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Kurt Strazdins, MCT

Minnesota Poll: Support falls for ban on gay marriage

  • Article by: RACHEL E. STASSEN-BERGER
  • Star Tribune
  • May 13, 2011 - 6:53 PM

A majority of Minnesotans oppose amending the state Constitution to ban same-sex marriage, according to a new Star Tribune Minnesota Poll.

Fifty-five percent of respondents said they oppose adding such an amendment while 39 percent favor a constitutional ban -- views that appear to be a sharp reversal of poll results seven years ago.

Opposition to the ban generally cuts across all ages, though support rises gradually with age. Sixty percent of Minnesotans aged 18 to 34 oppose the idea. A slim majority, 51 percent, of Minnesotans older than 65 oppose the constitutional ban. "We should have our own choices and abilities to chose what we want and not have someone categorize or label people because of their sexual orientation," said Adam Leistiko, a 22-year-old Democrat from Edina who opposes the marriage amendment. "I have a very open mind."

After a long and emotional debate, the Minnesota Senate approved the amendment this week. The state House is expected to soon follow suit. If lawmakers approve, voters would be asked in the 2012 election whether the Constitution should be amended to "provide that only a union of one man and one woman" be recognized as marriage. Gov. Mark Dayton, a supporter of same-sex marriage, has no power to stop constitutional amendments. To amend the Constitution, questions need approval from a majority of lawmakers and then a simple majority of those voting in a general election.

Over the last decade, as a series of states have taken up and passed bans on gay marriage, opinions have changed on the issue. A 2004 Minnesota Poll found that 58 percent of Minnesotans supported a constitutional amendment that would limit marriage to one man and one woman.

Views in the latest poll did, however, break along party lines. Seventy-one percent of Democrats and 57 percent of independent voters said they oppose the proposed amendment. Sixty-five percent of self-identified Republicans back the amendment, with only 30 percent opposing it. All of the Senate Republicans, plus one DFLer, approved the measure this week.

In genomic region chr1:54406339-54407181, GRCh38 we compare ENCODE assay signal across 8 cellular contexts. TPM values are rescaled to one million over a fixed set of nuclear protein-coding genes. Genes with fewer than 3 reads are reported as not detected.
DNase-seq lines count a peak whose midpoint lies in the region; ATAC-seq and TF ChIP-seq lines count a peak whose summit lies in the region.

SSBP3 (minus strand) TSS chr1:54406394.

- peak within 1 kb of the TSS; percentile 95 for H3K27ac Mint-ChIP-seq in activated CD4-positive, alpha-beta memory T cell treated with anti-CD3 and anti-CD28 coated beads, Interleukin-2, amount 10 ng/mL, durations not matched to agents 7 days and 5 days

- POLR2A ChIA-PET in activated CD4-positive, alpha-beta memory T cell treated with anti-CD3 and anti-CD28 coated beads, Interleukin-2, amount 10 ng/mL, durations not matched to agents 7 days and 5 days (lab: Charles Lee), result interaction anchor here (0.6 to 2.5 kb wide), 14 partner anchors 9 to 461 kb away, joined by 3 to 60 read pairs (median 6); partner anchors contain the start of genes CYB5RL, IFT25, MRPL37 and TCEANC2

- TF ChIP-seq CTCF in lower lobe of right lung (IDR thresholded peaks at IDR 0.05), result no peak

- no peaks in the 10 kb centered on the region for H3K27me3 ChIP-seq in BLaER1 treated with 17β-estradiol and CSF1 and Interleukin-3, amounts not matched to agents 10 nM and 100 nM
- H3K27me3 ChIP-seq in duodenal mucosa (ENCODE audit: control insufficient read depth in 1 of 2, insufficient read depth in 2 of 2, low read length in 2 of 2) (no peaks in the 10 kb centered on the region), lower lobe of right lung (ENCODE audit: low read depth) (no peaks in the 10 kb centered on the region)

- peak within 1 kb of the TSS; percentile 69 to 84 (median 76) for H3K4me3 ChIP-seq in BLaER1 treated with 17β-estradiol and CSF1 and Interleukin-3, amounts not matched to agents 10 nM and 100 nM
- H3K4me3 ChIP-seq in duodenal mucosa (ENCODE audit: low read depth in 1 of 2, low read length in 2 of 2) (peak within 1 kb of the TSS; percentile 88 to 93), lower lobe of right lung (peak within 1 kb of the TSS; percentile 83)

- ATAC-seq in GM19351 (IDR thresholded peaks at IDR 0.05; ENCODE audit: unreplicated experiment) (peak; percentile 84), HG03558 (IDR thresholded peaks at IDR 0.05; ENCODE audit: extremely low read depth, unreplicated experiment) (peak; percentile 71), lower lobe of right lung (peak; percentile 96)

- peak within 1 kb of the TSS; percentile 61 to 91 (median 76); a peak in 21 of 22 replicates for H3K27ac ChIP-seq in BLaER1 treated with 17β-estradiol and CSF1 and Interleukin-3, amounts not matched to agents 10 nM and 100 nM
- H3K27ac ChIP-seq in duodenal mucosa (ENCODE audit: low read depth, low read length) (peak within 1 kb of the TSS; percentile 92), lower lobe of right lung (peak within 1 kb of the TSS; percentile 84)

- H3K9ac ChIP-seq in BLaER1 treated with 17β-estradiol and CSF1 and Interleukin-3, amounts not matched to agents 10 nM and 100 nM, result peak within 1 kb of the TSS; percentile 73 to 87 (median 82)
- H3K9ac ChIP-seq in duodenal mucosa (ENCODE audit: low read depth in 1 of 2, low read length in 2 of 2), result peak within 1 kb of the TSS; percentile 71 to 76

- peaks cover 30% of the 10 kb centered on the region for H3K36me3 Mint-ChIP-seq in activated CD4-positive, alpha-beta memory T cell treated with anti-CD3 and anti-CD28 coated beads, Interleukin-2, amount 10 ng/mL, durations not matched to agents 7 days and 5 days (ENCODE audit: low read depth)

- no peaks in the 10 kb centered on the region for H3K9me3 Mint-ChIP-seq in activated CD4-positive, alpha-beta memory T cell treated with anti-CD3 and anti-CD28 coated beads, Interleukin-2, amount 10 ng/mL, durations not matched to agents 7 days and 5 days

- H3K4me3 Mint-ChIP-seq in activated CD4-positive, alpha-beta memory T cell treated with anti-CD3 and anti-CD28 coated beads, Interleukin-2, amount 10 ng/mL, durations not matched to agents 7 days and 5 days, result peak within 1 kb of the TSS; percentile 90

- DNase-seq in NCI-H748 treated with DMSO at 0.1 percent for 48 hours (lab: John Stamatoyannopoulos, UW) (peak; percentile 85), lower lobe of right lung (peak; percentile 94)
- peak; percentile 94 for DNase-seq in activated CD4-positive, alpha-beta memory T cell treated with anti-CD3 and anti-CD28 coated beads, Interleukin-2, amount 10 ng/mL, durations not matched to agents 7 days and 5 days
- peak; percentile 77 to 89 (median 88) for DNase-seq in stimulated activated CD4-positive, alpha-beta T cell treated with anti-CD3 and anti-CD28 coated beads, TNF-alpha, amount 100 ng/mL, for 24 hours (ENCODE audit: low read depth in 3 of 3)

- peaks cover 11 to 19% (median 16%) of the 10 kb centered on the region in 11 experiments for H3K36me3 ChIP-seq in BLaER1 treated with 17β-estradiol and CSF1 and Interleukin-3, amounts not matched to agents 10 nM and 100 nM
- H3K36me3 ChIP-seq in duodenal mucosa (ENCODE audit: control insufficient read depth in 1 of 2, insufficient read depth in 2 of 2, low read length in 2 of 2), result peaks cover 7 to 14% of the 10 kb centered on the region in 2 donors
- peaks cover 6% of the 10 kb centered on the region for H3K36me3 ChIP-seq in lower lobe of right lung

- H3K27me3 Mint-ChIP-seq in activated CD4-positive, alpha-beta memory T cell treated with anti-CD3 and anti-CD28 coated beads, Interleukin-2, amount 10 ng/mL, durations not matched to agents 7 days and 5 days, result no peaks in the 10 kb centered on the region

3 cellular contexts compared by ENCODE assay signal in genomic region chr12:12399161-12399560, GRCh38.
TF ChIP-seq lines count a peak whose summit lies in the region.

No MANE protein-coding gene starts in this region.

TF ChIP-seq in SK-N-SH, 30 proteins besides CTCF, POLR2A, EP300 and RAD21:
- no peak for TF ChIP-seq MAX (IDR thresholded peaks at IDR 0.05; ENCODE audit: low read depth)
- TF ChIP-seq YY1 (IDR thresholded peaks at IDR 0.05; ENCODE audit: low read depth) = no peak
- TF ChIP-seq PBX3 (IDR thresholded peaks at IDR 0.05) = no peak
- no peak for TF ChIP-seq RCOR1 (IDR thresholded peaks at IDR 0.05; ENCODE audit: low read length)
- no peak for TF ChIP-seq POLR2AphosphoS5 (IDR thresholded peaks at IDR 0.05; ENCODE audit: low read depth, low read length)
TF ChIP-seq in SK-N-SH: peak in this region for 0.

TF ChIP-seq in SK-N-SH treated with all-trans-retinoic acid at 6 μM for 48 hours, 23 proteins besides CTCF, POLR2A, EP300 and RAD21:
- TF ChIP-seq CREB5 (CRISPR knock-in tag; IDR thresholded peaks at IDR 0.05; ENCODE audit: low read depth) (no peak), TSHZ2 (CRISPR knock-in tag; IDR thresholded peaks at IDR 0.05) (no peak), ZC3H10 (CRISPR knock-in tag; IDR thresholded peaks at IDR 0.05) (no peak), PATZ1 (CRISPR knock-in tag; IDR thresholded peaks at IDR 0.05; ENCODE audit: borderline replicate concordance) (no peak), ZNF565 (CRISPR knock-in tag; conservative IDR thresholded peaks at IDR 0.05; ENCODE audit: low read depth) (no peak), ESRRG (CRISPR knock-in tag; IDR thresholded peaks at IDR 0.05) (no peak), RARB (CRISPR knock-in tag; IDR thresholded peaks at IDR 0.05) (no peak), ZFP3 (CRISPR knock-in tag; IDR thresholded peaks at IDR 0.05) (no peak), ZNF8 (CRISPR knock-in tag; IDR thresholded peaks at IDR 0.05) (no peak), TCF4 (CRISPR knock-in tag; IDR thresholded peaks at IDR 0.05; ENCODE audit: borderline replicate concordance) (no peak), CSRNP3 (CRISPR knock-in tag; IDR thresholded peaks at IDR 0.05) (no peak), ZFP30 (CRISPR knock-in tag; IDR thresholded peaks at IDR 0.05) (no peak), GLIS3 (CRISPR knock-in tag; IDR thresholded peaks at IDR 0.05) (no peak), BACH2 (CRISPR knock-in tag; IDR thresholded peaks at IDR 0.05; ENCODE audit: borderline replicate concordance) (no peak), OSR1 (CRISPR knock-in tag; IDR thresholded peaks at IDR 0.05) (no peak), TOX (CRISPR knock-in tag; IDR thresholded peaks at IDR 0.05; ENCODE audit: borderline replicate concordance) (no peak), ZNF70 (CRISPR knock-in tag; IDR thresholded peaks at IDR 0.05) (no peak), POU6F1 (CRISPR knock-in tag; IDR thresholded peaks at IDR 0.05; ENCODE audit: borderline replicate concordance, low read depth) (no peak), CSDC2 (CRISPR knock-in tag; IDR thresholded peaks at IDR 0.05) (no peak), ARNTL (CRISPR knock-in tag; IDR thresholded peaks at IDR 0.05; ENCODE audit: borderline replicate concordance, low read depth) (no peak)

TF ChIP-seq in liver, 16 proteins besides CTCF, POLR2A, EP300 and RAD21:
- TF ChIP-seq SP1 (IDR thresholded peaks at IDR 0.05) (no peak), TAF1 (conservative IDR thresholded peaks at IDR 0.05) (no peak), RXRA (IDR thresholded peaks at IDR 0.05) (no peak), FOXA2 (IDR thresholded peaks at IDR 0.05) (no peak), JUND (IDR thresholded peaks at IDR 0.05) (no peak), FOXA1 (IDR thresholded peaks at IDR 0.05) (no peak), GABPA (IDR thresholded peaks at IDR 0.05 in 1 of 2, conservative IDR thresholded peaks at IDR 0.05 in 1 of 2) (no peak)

Doug Regester, who calls himself a conservative who votes for Republicans, is among those who support an election to place the ban in the state Constitution. "If there is a way to give the people the say rather than just having a few politicians decide, I'm all for that," said Regester, a 53-year-old personal trainer from Minneapolis. He said limiting marriage to a union between one man and one woman has been shown "over the centuries" to be "the most beneficial to society."

Brad Finke, a 46-year-old mechanic from Austin, disagrees. "I think it is a big waste of time and money. They've got more important things to worry about," said Finke, a Democrat.

At the Capitol, amendment supporters and opponents took the poll results in stride. "To me, this is not an issue that is driven by polls," said Sen. David Hann, R-Eden Prairie. He voted for the amendment this week and is sponsoring an amendment measure. "The choice is you either let the court decide ... or you bring it to a vote of the people and you let the people decide."

Sen. Scott Dibble, DFL-Minneapolis, said he was pleased but unsurprised by the numbers. "Public opinion has been moving on this issue for some time, probably farther and faster than most folks expected, including myself," Dibble said. He ardently opposes the amendment.

But he, like Hann, said the poll numbers may not reflect how people will vote when they are in the privacy of the voting booth. "We also know people are going to be asked this question after the end of an 18-month campaign, in which millions of dollars are going to be poured in to influence their opinion and the outcome," he said.

The poll, conducted last week among 806 Minnesotans, has a margin of sampling error of plus or minus 4.7 percentage points.

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